Interview with director Denis Gulyar

  • Was there a particular event or time that you recognized that filmmaking is your way of telling stories?

When I was a teenager and I saw a film of Stanley Kubrick, I think it was the Clockwork orange, I thought that this magnificent force of visual language is unstoppable. It creates a strong bond between creator and audience. That moment I realized, that all my love to telling stories should be created with language of cinema.

  • Do you think it is essential to go to a film institute in order to become a successful filmmaker?

No, absolutely not. But it is necessary to get basics. Somehow. To get all information right. I don’t support this saying: “all you need is practice”. Practice turns to be nothing good without well-built theoretical base. But nowadays you can avoid high-priced films schools to get it. I was in film school in 2011. But all I know today and everything I achieved is only my own efforts to get better each time I make mistakes. I’ve got 8 years of practice, but if I haven’t read and watch a great amount of content about filmmaking myself, all I’ve made might be the same level each time. In visual, substantial and professional way. Film schools just don’t give you any guarantees. It’s only up to you yourself all the time.

  • Is it harder to get started or to keep going? What was the particular thing that you had to conquer to do either?

If you mean to get start a career and keep going in it – it’s not hard to get started. Sometimes it’s more difficult to hang on, keeping it fresh and interesting for you each time you start a new project.  Also, it depends on your personality. I adore filmmaking and every new story I have to tell makes me happy deeply inside. However, speaking about commercials – in my practice it is more often about making something new, when customer doesn’t want it to be new. It’s hard to keep going in a routine, but that’s the case – being creative professional, when it is not necessary. May be this conflict is driving me through my entire job and giving me more energy each time.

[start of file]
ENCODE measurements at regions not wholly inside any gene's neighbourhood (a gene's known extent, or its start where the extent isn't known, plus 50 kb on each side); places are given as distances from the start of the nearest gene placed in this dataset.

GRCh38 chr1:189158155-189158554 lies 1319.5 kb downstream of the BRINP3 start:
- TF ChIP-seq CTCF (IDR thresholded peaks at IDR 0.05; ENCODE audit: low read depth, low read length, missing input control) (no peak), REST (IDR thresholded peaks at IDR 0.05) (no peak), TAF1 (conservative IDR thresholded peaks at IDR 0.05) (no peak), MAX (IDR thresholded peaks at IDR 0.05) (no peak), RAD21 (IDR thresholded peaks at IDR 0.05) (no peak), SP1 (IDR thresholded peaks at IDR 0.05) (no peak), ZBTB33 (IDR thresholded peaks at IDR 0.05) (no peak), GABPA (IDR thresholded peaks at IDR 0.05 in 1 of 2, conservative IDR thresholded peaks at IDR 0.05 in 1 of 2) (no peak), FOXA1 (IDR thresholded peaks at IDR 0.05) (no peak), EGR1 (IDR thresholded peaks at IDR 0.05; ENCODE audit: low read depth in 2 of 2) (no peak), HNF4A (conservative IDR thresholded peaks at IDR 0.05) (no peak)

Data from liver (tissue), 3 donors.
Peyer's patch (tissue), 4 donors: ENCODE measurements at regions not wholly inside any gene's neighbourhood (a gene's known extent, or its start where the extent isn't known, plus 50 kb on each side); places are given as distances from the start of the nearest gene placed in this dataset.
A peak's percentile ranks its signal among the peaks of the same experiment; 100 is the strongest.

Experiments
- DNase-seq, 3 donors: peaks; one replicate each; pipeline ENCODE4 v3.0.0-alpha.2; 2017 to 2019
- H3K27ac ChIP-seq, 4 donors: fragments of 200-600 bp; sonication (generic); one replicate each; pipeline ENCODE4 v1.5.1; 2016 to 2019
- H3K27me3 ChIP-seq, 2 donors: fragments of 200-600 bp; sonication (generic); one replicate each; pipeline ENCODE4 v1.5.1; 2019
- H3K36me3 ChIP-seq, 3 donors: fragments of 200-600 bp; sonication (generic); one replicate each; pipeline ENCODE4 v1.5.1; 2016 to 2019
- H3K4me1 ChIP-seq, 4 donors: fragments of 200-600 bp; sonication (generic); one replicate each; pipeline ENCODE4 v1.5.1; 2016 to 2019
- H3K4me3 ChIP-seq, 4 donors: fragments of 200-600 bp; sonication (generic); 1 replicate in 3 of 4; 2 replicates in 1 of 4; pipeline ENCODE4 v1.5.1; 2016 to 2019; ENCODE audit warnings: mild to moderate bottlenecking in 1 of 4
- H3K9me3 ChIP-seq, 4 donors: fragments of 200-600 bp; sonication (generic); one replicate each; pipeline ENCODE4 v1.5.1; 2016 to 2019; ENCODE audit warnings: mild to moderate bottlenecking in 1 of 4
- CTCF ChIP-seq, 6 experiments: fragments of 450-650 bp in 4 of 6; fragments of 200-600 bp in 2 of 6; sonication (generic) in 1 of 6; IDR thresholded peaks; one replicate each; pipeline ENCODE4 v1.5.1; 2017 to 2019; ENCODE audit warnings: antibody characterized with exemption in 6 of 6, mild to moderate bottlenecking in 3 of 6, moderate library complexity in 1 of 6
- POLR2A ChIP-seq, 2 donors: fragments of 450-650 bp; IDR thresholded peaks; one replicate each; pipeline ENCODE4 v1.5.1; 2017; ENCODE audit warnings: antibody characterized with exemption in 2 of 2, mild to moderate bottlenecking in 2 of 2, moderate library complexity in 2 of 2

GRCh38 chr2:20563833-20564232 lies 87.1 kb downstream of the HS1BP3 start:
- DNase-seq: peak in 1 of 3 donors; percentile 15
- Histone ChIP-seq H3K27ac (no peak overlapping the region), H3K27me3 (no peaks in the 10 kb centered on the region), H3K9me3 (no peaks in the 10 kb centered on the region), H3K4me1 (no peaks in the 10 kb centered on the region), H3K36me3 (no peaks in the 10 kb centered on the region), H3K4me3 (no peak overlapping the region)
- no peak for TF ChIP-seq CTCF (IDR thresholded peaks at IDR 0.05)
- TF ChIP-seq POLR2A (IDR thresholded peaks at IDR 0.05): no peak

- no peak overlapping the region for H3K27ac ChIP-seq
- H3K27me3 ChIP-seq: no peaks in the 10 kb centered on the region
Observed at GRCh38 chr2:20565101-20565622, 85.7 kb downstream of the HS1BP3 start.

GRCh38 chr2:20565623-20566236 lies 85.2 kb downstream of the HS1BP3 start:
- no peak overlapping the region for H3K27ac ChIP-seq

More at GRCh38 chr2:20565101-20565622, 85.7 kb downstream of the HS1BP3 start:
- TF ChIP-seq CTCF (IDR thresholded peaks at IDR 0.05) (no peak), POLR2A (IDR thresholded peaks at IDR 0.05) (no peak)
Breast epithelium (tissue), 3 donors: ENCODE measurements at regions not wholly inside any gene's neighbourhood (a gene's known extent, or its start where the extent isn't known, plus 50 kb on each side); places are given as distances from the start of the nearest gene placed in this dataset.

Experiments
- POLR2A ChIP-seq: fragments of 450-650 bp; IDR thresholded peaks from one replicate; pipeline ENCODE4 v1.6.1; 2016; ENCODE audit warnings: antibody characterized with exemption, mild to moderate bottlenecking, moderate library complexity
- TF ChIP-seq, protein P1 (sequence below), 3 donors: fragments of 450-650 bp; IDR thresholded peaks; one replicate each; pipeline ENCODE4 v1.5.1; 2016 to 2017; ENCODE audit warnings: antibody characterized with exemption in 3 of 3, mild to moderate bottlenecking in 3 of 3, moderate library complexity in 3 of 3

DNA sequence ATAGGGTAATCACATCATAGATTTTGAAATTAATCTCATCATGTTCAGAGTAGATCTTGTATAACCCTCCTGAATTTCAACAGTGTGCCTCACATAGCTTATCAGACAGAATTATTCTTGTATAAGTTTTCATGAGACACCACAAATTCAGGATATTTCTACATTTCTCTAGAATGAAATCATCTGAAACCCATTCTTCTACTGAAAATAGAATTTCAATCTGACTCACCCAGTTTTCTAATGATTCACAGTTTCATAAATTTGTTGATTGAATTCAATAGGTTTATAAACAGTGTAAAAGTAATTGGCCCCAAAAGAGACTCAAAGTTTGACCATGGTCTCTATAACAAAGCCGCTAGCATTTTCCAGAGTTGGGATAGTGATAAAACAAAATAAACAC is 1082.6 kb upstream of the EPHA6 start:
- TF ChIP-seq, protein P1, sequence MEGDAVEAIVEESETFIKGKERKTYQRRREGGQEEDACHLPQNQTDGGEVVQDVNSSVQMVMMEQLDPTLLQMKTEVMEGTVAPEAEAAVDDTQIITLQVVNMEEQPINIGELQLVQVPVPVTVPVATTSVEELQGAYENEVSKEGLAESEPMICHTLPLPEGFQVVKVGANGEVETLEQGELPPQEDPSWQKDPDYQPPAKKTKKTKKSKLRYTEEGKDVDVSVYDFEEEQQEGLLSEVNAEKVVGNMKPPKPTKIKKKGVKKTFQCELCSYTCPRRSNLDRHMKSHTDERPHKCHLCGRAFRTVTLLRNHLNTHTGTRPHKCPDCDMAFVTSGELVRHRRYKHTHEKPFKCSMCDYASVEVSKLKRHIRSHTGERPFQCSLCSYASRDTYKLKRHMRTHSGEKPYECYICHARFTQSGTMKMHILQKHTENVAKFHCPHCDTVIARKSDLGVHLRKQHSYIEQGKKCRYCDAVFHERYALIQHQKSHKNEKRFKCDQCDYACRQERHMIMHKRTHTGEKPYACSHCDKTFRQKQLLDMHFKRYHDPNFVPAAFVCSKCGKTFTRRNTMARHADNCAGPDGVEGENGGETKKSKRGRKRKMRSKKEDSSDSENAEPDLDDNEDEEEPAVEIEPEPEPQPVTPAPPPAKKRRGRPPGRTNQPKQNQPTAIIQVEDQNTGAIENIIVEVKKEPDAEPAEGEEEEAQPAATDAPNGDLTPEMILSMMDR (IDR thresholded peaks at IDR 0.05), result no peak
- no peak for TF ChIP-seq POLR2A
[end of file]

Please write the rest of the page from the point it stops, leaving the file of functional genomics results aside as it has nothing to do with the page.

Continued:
If you mean starting a project and keep it going. Every new project is a spark, and whether you turn it into a flame or not is only up to your charisma and character.

  • What was the most important lesson you had to learn that has had a positive effect on your film? How did that lesson happen?

Unfortunately, I don’t remember the name, but once one film director said to me, that the most important instrument in director’s arsenal was an actor. And if I couldn’t work with him or her properly – I would fail, no matter what visual, sound or technical ideas I had. Since then I’ve been trying to develop this line of directing. And this commercial “What do mother want” is no exception.

  • What were the production realities from casting through editing that you had to accommodate? How did you navigate those compromises or surprises and still end up with a cohesive film?

Speaking about “What do mothers want”, it was fun. Really. We’ve got only two days to shoot 4 locations and over 10 setups. And one week to post production. And a little bit more than a week for preproduction. We had to work in very intensive rhythm. Luckily, it wasn’t the first time our team get in such conditions. Every single person in the team is a real professional. So there was no any troubles in making the whole process work. But for me the most difficult part was to put whole story in two minutes. I wanted and I still think that this story should be at least three minutes long. But our customer insisted it to be short. That’s why it was hard for me in the editing room to cut the parts. Because from my point of view, when you shorten a scene too much – you lose emotions. But the editor helped me a lot. Helped first, to find good way to create a compromise between what I wanted to do and what I had to do. Thank her a lot!

  • What was the hardest artistic choice you made in the making of a film, at any stage in production?